• Louis-Bar syndrome (ataxia-telangiectasia), a rare genetic neurodegenerative disease [43]
  • Cancers, such as multiple myeloma and Waldenstrom’s macroglobulinemia (a type of non-Hodgkin’s lymphoma) [44, 45, 46, 47]

Associated Conditions

The following conditions have been associated with high IgM levels in some studies. However, the below-outlined studies deal only with associations. A cause-and-effect relationship has not been established.

Metabolic Syndrome

Metabolic syndrome is a condition characterized by three or more of the following conditions: fat around the stomach, high blood pressure, high blood sugar levels, high triglyceride levels, and low HDL-C levels.

In a study of over 9.3k people, higher IgM levels (above 110 mg/dL for men and 150 mg/dL for women) were associated with a higher incidence of metabolic syndrome (elevated triglycerides and lower HDL-C in particular) [48].

Similarly, in another study with 460 participants, those with either high triglycerides or low HDL-cholesterol had higher IgM levels [7].

All-Cause Mortality Risk

In a study of over 4.2k US army personnel, higher IgM levels were associated with higher all-cause mortality [49]. Since high IgM levels are often a consequence of infectious and autoimmune diseases, these may have increased mortality in this study, though a clear cause and effect has not been established.

Ways to Decrease IgM

To decrease IgM levels, you need to work on resolving the underlying health issue with a healthcare professional.

About the Author

Puya Yazdi

Puya Yazdi

MD
Dr. Puya Yazdi is a physician-scientist with 14+ years of experience in clinical medicine, life sciences, biotechnology, and nutraceuticals.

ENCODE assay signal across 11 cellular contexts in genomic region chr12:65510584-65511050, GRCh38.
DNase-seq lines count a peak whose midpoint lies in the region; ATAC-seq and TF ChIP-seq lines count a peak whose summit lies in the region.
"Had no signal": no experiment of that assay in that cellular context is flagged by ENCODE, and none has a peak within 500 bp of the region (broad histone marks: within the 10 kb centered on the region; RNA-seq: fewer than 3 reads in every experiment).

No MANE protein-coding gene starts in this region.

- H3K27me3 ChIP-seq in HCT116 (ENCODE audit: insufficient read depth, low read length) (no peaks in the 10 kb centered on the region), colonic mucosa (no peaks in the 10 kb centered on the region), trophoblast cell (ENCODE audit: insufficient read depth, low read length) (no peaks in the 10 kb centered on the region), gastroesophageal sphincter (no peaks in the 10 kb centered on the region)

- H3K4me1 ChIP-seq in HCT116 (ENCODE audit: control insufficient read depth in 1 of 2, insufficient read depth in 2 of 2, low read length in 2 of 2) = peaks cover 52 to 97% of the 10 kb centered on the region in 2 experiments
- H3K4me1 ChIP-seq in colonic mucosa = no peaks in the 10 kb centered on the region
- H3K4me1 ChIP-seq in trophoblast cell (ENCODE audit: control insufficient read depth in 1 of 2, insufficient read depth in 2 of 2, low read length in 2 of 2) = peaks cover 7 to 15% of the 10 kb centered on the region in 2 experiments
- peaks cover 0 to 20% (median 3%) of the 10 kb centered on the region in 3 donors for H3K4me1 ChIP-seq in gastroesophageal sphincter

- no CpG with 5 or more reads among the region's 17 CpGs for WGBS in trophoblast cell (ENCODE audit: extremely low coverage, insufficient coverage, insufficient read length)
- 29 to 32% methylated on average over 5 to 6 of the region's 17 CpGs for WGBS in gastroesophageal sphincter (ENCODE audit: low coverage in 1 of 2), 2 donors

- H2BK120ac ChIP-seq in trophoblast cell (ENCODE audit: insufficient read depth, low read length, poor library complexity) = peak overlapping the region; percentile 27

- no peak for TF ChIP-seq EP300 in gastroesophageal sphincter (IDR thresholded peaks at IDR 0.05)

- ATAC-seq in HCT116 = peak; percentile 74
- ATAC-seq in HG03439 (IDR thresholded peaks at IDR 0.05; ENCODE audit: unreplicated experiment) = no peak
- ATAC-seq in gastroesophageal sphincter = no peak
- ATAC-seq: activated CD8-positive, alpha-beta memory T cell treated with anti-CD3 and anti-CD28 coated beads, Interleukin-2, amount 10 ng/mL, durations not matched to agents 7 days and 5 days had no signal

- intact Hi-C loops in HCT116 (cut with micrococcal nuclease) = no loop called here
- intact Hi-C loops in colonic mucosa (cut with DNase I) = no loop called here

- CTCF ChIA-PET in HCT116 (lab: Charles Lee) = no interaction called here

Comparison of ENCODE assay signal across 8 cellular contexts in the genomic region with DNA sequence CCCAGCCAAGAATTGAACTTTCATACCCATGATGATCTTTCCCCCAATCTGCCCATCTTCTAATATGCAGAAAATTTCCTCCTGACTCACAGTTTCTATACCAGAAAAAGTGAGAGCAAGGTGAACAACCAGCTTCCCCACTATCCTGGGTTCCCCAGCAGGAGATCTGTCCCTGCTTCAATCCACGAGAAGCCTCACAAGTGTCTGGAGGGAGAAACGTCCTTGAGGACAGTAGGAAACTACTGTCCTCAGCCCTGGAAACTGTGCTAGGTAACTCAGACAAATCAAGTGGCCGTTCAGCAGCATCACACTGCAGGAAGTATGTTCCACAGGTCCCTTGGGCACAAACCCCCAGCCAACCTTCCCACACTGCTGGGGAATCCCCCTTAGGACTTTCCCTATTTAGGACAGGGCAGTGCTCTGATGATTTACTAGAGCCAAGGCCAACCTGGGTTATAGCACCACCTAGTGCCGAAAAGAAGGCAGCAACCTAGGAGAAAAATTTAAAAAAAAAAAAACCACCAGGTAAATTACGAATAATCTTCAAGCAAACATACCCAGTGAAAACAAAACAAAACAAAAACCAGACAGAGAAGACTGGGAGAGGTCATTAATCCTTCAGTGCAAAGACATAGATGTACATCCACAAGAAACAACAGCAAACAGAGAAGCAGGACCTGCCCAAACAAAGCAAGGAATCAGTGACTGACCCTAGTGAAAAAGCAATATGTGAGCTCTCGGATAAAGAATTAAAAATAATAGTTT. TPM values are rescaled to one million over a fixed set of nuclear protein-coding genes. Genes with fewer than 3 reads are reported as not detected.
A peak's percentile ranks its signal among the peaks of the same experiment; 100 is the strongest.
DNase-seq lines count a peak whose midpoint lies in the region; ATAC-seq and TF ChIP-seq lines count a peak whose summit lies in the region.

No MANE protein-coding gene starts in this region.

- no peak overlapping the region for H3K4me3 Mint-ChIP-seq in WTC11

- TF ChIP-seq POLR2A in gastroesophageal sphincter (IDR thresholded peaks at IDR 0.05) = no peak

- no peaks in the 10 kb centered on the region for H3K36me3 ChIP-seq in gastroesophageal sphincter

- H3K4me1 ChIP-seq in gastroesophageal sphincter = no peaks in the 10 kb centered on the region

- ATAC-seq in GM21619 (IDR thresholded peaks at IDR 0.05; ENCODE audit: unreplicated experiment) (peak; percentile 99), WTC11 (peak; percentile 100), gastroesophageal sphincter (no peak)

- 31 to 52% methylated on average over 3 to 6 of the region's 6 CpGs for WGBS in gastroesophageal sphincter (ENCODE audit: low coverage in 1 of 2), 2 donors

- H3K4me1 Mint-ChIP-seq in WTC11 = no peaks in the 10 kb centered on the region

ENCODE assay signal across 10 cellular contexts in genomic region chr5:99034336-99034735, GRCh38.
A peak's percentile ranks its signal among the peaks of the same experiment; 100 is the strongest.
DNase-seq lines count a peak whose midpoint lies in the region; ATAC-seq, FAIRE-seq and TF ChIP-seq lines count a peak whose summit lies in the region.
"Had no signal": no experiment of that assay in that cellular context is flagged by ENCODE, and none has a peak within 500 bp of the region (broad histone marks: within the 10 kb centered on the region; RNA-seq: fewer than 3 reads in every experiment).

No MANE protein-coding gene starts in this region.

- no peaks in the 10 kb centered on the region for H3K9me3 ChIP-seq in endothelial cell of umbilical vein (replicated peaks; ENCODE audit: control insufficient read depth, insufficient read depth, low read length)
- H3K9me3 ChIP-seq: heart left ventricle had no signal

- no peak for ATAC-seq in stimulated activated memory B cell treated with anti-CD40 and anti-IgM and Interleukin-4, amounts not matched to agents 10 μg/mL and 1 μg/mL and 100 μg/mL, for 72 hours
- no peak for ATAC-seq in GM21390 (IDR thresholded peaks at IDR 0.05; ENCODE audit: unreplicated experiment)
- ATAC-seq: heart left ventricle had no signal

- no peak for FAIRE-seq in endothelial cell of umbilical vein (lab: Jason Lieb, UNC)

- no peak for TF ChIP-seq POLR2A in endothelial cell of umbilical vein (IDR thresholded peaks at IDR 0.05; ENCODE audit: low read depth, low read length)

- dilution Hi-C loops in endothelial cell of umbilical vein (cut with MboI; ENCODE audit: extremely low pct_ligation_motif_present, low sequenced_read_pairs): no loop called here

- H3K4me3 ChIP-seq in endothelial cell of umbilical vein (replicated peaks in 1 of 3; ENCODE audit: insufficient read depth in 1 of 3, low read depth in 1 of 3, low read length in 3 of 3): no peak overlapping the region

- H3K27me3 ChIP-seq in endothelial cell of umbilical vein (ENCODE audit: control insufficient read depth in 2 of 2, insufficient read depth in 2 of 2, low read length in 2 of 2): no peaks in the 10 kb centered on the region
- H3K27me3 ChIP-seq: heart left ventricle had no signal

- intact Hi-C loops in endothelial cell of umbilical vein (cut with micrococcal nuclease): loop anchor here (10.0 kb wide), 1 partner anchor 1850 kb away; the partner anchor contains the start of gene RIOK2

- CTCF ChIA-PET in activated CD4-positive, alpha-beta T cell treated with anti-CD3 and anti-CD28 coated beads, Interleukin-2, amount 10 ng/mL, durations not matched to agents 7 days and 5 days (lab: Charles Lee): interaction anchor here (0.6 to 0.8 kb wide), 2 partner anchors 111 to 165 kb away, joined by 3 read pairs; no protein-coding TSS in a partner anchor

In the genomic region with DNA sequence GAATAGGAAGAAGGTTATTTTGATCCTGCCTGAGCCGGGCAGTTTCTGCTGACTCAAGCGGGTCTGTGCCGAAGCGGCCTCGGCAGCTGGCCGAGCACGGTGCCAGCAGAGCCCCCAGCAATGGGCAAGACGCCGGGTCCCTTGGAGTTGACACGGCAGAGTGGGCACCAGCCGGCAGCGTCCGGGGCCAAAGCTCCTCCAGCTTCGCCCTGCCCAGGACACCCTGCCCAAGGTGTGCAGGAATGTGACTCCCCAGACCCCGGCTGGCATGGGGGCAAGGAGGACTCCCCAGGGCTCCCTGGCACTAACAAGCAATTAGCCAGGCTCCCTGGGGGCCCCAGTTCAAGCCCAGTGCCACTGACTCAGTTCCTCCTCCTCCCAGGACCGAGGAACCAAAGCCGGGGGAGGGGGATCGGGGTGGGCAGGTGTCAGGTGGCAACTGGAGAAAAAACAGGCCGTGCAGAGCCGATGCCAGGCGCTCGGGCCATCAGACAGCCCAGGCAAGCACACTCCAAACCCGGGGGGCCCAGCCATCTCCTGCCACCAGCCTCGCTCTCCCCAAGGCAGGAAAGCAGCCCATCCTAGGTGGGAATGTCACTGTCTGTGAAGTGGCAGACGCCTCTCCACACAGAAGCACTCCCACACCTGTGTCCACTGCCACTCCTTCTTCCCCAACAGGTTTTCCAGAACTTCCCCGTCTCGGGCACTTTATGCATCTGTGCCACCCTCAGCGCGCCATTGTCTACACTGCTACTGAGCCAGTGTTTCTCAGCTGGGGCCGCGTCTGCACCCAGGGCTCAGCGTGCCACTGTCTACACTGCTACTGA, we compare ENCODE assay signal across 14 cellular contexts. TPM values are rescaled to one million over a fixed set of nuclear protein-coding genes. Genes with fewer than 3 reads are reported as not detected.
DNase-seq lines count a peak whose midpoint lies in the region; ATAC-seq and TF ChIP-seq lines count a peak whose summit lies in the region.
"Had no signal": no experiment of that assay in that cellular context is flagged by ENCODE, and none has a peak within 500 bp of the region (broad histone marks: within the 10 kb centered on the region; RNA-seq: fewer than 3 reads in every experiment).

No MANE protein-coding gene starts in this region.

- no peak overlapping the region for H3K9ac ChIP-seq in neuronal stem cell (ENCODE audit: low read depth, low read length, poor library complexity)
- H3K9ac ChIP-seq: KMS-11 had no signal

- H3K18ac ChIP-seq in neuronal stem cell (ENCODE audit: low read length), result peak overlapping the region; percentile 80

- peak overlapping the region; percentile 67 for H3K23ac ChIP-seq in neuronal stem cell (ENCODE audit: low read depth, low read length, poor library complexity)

As a physician-scientist with expertise in genomics, biotechnology, and nutraceuticals, he has made it his mission to bring precision medicine to the bedside and help transform healthcare in the 21st century.He received his undergraduate education at the University of California at Irvine, a Medical Doctorate from the University of Southern California, and was a Resident Physician at Stanford University. He then proceeded to serve as a Clinical Fellow of The California Institute of Regenerative Medicine at The University of California at Irvine, where he conducted research of stem cells, epigenetics, and genomics. He was also a Medical Director for Cyvex Nutrition before serving as president of Systomic Health, a biotechnology consulting agency, where he served as an expert on genomics and other high-throughput technologies. His previous clients include Allergan, Caladrius Biosciences, and Omega Protein. He has a history of peer-reviewed publications, intellectual property discoveries (patents, etc.), clinical trial design, and a thorough knowledge of the regulatory landscape in biotechnology.He is leading our entire scientific and medical team in order to ensure accuracy and scientific validity of our content and products.